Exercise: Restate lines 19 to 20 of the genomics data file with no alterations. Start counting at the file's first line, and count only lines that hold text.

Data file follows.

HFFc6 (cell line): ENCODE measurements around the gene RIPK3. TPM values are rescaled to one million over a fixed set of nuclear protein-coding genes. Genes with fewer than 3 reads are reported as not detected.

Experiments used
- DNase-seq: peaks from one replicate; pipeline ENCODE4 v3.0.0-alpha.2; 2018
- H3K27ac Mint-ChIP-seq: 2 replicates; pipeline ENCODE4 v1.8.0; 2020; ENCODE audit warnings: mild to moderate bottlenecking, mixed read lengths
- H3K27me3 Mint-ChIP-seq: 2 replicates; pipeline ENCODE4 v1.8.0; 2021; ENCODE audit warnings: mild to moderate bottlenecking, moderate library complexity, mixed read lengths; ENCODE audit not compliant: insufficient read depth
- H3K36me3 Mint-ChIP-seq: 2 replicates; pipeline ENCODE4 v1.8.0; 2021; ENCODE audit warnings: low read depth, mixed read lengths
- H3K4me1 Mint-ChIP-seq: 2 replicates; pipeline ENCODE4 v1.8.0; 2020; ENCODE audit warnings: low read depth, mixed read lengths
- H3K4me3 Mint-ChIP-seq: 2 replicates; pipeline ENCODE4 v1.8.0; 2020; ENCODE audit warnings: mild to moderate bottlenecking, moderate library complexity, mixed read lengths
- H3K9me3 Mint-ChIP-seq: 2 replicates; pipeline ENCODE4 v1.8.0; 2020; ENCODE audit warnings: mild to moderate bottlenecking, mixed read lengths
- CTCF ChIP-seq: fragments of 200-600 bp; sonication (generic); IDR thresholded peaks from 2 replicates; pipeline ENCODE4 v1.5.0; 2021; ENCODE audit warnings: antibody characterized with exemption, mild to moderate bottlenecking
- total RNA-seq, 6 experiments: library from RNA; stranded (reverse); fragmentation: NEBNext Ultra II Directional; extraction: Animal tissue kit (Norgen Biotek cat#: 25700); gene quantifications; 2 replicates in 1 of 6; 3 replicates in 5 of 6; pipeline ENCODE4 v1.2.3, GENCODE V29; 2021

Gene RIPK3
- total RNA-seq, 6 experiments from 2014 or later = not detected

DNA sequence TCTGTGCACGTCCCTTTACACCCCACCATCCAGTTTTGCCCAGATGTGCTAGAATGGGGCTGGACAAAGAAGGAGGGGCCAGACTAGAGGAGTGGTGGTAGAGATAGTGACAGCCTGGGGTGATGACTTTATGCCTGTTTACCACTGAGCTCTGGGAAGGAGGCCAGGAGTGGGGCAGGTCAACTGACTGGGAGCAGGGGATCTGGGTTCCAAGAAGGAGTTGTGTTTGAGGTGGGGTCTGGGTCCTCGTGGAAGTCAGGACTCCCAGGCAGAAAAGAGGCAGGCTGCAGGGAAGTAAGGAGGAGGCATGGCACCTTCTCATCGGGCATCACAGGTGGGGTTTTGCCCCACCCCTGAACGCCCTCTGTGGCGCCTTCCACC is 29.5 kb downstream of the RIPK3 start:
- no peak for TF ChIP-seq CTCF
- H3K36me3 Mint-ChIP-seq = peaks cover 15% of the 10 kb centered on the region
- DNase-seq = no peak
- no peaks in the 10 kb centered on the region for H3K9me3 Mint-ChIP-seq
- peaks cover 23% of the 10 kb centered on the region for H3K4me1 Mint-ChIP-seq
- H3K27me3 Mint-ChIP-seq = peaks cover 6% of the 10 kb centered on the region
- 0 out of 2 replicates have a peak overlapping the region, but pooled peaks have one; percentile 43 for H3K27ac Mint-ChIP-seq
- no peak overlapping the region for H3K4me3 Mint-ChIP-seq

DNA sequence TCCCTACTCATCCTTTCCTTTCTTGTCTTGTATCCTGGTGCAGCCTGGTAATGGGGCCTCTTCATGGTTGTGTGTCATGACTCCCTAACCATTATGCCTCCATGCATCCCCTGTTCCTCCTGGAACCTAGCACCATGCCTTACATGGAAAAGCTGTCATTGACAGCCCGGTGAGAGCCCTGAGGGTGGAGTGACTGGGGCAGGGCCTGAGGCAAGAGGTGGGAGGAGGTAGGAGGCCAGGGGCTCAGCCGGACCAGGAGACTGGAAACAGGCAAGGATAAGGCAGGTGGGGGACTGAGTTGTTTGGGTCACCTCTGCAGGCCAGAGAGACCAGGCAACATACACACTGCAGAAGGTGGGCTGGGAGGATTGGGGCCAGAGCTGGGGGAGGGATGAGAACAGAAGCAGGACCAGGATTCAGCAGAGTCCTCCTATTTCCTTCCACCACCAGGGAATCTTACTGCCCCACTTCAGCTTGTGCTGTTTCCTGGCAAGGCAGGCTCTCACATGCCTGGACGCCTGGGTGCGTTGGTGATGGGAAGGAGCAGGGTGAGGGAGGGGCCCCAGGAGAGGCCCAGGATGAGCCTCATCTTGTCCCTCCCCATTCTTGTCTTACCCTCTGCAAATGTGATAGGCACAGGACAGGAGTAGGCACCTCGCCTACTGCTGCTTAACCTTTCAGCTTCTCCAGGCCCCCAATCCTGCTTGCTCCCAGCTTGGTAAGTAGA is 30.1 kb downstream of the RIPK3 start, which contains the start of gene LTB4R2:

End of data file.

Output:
- peaks cover 23% of the 10 kb centered on the region for H3K4me1 Mint-ChIP-seq
- H3K27me3 Mint-ChIP-seq = peaks cover 6% of the 10 kb centered on the region